Something that WinTasks 4 Pro offers is scripting. Now, I must admit that I am a bit sceptical about this feature -- one mistake in the logic of the scripting, and you can end up in trouble. The manual for this chapter is a bit too basic and seems to contain a few mistakes and/or omissions which must be erroneous in nature. In any case, this did not bode well.
The upside is that the "language" used in the scripting is VBScript, so anyone can learn how to do it in about 30 minutes.
Editing scripts in WinTasks Pro
The scripting routine runs contiuously (as long as WinTasks is running) and will, for all intents and purposes, trigger instantaneously should a condition in one of your scripts apply (such as memory usage being over 75%).
Attempting to make my own scripts
I figured I would try and make a few scripts. One was that whenever I started the Windows Media Player (wmplayer.exe), I wanted the "ghclient.exe" task killed. After several attempts, I could not make this happen, as the "stop" command in the scripting language only stops the "current" process -- but no matter how I formulate the script, which application I start first or last, the process it killed, on two machines without fail was "wmplayer.exe". So, as soon as I opened up the Windows Media player, the process was killed. This strikes me as a serious bug in the logic behind how the scripting is implemented. You should definitely be able to declare which process should be killed, not just the current process, which for all intents and purposes is arbitrary.
I encountered more problems when trying to configure the system to start "ghclient.exe" as soon as the CPU load on the workstation falls below a certain level and "ghclient.exe" or "filter.exe" are not running. It seems that I cannot ascertain the total CPU usage, only the usage of a process. As the process doesn’t yet exist, I find myself somewhat lost.
As far as any really cool uses I came up with for scripting, this part of the application fell woefully short of my requirements.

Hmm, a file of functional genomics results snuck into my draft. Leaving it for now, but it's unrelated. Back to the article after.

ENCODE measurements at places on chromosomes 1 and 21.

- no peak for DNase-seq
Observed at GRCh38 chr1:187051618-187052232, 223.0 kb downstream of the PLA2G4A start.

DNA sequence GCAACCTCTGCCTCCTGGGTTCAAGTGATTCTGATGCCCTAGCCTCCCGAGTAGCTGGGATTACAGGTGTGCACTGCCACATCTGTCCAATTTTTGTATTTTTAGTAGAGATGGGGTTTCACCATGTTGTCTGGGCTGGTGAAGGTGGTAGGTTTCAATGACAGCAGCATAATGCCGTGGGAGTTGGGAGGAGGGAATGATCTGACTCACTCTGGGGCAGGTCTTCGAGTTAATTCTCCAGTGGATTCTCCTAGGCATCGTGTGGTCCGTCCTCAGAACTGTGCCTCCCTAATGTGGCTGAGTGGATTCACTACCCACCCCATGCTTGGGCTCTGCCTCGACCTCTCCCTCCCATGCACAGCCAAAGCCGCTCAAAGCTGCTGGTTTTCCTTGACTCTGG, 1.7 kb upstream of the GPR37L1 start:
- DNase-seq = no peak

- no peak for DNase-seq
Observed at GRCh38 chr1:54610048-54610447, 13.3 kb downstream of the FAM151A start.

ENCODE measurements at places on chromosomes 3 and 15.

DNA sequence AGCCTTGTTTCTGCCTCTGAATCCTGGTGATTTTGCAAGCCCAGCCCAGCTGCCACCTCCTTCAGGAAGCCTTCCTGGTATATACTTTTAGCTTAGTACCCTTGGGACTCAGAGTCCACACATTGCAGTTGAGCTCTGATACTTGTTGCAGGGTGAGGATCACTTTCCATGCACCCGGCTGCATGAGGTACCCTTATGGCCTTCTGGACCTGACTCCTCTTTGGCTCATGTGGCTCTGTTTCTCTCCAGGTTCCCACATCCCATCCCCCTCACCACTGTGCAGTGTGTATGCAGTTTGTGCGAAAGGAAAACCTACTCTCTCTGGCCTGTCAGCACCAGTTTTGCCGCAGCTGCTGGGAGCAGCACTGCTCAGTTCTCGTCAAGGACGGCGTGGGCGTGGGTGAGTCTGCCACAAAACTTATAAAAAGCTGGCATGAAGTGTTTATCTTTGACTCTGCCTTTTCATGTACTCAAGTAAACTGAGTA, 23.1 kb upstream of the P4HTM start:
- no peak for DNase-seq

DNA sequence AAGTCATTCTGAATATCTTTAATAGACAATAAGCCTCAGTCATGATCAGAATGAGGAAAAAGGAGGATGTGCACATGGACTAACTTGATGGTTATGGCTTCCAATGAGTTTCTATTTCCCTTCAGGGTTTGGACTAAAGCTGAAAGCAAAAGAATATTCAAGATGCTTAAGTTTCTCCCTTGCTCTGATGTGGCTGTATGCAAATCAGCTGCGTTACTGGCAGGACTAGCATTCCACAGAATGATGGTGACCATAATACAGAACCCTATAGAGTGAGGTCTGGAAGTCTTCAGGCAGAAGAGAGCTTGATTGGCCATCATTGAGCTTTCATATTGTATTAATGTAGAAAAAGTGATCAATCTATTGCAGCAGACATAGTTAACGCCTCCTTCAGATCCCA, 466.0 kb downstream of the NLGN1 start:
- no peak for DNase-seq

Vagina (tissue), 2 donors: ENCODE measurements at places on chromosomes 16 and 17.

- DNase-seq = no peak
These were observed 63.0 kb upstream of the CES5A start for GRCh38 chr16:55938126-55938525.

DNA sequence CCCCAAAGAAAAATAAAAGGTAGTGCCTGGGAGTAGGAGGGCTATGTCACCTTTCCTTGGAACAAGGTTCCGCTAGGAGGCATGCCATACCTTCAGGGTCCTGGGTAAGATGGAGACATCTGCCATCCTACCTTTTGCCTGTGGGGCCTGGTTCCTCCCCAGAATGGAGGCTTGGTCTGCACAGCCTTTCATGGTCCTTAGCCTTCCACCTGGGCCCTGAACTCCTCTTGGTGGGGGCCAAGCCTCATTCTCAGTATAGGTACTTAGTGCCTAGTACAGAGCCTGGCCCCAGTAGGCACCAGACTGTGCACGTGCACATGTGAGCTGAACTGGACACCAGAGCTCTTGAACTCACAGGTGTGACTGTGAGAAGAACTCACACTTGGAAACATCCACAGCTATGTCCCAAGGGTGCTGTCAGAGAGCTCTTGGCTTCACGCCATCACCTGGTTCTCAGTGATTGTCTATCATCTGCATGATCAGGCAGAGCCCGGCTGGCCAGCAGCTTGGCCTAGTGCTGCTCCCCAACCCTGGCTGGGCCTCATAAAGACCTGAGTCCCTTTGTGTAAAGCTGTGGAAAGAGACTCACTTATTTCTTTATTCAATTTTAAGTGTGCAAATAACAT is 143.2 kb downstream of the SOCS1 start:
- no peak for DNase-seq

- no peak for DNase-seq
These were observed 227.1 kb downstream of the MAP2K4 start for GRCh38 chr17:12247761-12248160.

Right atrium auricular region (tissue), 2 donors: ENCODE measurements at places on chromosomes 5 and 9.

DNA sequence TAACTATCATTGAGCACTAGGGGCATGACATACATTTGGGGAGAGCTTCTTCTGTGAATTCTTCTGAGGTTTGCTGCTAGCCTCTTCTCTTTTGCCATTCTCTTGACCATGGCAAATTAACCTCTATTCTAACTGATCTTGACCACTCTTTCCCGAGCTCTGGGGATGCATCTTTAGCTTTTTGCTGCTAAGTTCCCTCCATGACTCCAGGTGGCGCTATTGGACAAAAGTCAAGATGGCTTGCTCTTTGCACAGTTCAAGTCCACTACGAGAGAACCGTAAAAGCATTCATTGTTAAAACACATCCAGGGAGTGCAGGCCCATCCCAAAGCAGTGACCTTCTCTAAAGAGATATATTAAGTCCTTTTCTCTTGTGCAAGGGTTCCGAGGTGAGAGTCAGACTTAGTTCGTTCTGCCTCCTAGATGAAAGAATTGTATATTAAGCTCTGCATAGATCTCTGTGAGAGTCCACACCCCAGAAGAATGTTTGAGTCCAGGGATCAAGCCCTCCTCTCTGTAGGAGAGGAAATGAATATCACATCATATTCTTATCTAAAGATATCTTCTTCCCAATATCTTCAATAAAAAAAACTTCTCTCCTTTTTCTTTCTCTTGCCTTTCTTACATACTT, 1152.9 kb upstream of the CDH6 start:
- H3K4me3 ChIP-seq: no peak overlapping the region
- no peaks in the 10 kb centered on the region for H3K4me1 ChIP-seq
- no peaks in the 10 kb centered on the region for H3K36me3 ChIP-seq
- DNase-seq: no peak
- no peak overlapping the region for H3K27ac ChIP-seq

Before anyone thinks that the scripting is totally useless, let me point out that if you want to modify an existing process based on memory usage or CPU usage, then this program will do that for you very well indeed. This means that I, as a web-developer, found one extremely good use for this scripting tool, namely catching IE6 crashes. Once in a while I get things wrong and IE6 ends up using some 90% CPU and fills the memory up like a bat out of hell. This can easily be caught using WinTasks' scripting and it can kill the run-away process.
Important note: If you make a script to start another process based on an already running process, you must ensure that your logic is sound before enabling it. If not, you can end up starting hundreds of instances of, for example "notepad.exe", per second if your machine is fast enough.
In my opinion a number of additions need to be made to the scripting in order to make it really worth using:
- Need to be able to monitor the total CPU Usage
- Need to be able to monitor the total memory usage
- Need to be able to select which task/process to kill, somehow
- The manual needs to correct the errors, especially in the examples, possibly needs to supply more examples.